This article examines the relationship between cosmopolitanism, nationalism, and hybridity in contemporary theory and the fiction of M.G. Vassanji about the Indian diaspora in east Africa. The interregional space of the Indian Ocean has been posited as a historical site of multicultural hybridity, a precursor to globalization, and a productively theoretical example of contemporary postcolonial cosmopolitanism. Investigating these ideas more closely, I look specifically at the case of modern-day Kenyans of Indian descent and how they fare in the postcolonial nation, particularly in their positioning as “hybrid” middlemen. Engaging with some of the dominant theories regarding the relationship between cosmopolitanism and nationalism—with a particular emphasis on the place of hybridity within these theories, which pivotally divides nationalism from cosmopolitanism—I use Vassanji’s work to interrogate commonly held theoretical assumptions.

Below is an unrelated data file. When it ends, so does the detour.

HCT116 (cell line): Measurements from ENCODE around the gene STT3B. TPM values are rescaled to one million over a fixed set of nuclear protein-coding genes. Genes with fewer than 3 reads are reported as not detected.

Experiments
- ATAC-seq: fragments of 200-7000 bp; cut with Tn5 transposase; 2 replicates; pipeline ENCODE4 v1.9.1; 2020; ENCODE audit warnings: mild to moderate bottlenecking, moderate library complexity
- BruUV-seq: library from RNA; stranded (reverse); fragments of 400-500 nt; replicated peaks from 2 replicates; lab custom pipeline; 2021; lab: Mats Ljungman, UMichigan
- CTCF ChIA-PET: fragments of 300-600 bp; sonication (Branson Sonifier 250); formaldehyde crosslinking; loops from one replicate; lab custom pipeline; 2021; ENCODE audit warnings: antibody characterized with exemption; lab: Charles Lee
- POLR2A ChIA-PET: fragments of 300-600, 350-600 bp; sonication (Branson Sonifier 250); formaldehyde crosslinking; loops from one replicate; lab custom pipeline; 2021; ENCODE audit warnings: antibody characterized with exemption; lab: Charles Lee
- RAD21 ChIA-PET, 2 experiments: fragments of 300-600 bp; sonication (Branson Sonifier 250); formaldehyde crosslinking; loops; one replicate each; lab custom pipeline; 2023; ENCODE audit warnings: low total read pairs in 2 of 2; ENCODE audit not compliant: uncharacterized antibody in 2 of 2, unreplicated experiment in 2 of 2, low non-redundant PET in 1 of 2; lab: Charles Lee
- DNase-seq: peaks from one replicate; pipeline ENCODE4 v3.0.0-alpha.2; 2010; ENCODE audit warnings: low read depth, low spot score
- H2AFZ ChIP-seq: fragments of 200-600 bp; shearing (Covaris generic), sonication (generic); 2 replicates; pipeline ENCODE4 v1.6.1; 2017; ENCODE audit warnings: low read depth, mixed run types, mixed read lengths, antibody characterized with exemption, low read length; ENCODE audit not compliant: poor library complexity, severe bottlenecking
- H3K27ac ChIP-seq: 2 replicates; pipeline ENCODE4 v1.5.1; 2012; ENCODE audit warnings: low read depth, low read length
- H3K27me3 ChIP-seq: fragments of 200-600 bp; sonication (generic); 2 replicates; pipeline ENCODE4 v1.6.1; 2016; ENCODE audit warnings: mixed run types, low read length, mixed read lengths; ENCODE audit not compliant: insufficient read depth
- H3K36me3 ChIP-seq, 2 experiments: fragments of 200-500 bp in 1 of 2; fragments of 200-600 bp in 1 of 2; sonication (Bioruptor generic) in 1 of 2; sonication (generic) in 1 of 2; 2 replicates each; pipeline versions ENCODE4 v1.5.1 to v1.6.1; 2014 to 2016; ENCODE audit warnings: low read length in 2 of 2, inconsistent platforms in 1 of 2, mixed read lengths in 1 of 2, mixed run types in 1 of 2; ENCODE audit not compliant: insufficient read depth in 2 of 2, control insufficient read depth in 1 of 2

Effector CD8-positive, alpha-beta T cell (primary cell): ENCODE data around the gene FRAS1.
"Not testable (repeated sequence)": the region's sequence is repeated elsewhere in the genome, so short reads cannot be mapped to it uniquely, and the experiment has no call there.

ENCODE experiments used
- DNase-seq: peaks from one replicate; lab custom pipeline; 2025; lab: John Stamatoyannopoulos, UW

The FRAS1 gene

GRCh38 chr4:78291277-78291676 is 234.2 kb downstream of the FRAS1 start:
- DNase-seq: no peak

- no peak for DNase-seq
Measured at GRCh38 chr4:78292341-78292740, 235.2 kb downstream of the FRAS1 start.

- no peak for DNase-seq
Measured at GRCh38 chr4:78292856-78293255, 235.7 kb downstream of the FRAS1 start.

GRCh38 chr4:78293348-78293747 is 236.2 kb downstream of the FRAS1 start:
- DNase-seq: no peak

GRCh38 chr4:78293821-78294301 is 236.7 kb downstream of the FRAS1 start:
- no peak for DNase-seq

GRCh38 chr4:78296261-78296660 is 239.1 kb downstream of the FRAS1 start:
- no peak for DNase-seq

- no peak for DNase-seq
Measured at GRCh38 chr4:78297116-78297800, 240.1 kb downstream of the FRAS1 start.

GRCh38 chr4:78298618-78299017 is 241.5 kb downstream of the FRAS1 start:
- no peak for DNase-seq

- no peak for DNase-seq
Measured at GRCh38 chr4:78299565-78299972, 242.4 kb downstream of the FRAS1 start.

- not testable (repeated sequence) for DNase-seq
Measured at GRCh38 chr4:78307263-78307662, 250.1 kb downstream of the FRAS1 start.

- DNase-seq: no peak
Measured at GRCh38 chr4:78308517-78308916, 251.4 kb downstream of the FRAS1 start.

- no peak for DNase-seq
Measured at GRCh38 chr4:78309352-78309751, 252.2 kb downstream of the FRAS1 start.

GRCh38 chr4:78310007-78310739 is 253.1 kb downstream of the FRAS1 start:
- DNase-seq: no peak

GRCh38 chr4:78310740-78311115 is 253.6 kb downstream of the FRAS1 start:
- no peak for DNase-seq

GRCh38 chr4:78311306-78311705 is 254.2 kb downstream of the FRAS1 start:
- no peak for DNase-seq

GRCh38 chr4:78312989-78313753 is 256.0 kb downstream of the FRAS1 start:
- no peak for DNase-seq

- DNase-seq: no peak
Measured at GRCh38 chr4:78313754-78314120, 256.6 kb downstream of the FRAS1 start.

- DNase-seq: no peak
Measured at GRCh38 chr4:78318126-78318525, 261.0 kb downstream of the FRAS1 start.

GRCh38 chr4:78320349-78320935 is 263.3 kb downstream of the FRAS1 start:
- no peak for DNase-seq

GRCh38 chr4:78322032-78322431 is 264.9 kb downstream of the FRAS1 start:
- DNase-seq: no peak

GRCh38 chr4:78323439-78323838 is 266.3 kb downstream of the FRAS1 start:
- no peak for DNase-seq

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pp. 159-189
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